Doubling up songwriting with his day job as a psychiatric nurse, it’s to be hoped that the Northern Irish singer looks less psychotic in real life than he does on the cover of his debut album Let It Be.

While in the ‘head on’ shot on the front cover he looks merely wearied, three semi side profile shots – each expressionless with staring eyes – look frankly scary (in a Ron Mael sort of way).

The reality is that Let It Be is far less ‘challenging’.  In fact, it’s very ‘middle of the road’.  Featuring some of Northern Ireland’s top musicians including Kaz Hawkins on vocals, Linley Hamilton on trumpet and Anthony Toner on slide, lap steel and electric guitars, it’s little surprise that Murphy’s been garnering  enthusiastic support from BBC Radio Ulster.

But while Let it Be is a polished affair, it cuts little fresh ground and perhaps reflects the fact that material has been written with radio play in mind.  And that’s not very rock ‘n’ roll.  At least, not in my book.  **1/2

Review by Pete Whalley

HIP HATCHET Hold You Like A Harness

Looking and sounding like a not too distant laid back relative of Seasick Steve, the vocals of Hip Hatchet – aka Philippe Bronchtein – meander from a Ray LaMontagne whisper to a deeper growl.

His most fully orchestrated album to date, it includes contributions from Scott Davis on guitar, Nathan Crockett on violin, and Ty Baile on B3 and piano, and has a sound that bears many of the hallmarks of the work on Marc Cohn.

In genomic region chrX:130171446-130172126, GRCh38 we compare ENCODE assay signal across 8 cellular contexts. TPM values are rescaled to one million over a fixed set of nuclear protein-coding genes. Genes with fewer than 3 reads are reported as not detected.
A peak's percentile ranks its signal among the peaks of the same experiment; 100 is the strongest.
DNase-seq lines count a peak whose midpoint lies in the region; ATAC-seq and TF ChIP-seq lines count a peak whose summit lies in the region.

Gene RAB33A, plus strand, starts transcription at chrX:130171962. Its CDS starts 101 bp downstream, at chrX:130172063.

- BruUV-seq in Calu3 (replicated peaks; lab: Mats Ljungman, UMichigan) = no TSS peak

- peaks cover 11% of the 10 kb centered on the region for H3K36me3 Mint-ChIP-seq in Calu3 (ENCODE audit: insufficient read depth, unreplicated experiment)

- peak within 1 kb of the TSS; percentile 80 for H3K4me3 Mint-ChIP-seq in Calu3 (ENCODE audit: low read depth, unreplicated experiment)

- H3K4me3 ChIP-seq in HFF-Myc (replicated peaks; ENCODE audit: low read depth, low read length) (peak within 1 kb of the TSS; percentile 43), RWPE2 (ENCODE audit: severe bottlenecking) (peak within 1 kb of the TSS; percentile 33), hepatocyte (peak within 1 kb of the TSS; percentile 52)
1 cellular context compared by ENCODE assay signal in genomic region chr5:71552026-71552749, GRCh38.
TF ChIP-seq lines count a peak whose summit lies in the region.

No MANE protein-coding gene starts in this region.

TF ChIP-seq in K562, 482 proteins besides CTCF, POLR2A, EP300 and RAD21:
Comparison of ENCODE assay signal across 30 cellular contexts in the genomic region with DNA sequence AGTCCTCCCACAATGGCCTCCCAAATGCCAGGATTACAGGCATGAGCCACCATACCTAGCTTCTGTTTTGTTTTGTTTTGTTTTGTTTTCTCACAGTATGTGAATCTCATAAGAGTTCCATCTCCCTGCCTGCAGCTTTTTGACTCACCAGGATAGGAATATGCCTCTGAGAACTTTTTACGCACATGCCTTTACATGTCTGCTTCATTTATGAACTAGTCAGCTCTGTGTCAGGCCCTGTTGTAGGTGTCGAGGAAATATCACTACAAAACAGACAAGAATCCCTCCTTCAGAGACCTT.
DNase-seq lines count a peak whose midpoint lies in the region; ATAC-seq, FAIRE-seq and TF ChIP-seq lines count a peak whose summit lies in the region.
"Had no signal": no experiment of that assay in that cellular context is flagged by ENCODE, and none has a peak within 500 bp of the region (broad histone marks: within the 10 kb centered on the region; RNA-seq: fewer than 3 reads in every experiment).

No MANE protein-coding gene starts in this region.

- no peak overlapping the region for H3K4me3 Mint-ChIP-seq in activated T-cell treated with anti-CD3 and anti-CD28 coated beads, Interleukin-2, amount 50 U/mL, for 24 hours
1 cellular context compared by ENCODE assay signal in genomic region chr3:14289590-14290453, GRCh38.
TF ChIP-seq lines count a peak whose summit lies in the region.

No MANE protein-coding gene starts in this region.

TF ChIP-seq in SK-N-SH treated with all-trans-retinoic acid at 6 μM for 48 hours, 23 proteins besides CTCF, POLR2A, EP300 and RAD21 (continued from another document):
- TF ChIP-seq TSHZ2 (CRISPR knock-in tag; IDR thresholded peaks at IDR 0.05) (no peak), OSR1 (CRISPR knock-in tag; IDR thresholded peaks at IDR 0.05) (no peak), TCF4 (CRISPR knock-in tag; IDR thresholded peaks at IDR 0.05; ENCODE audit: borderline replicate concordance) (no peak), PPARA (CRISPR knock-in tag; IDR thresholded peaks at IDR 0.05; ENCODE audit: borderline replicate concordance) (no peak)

His fourth solo release, Hold You Like A Harness, pulls on Hatchett’s experiences to create a vivid and fulsome storytelling Americana release.  ***

Review by Pete Whalley

MARK BROWN Skin & Bone

His PR blurb suggests on first listen you might wonder where country singer Mark Brown’s been and why it’s taken him so long to get here.  A more pertinent question might whether it was a journey worth making.

He might have 25 years’ experience, and his material may be delivered firmly ‘tongue in cheek’, but his observational wit incorporated in ballads, cowboy songs, jigs, sideshow melodies  and field hollers delivered in a sub-Johnny Cash/Tom Waits style feels a bit ‘cheesy’.  Mildly amusing, but a little goes a long, long way and who really wants to listen to a ditty with a chorus line of ‘I don’t wanna get smashed’?

Vocally, and musically, I’ve heard significantly worse, but in terms of lyrical content, Skin & Bones, like the title suggests, lacks any real substance.  **

Review by Pete Whalley


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Power Plays w/c 14 October (Mon-Fri)

SANGUINE Ignite (Odyssey Music)
GOODBYE JUNE Switchblade Heart (Earache)
SAINTS OF SIN Nasty Love (indie)
SCARLET REBELS Heal (indie)
FLYING COLORS The Loss Inside (Mascot)
KEYWEST C’est La Vie (indie)

Featured Albums w/c 14 October (Mon-Fri)

09:00-12:00 DANGER ZONE Don’t Count On Heroes (Pride & Joy Music)
12:00-13:00 ECLIPSE Paradigm (Frontiers)
14:00-16:00 GALLAGHER & LYLE Live at De Montfort Hall, 1977 (The Store For Music)

Albums That Time Forgot (Mon-Fri)

ROBIN TROWER In The Line Of Fire (1990)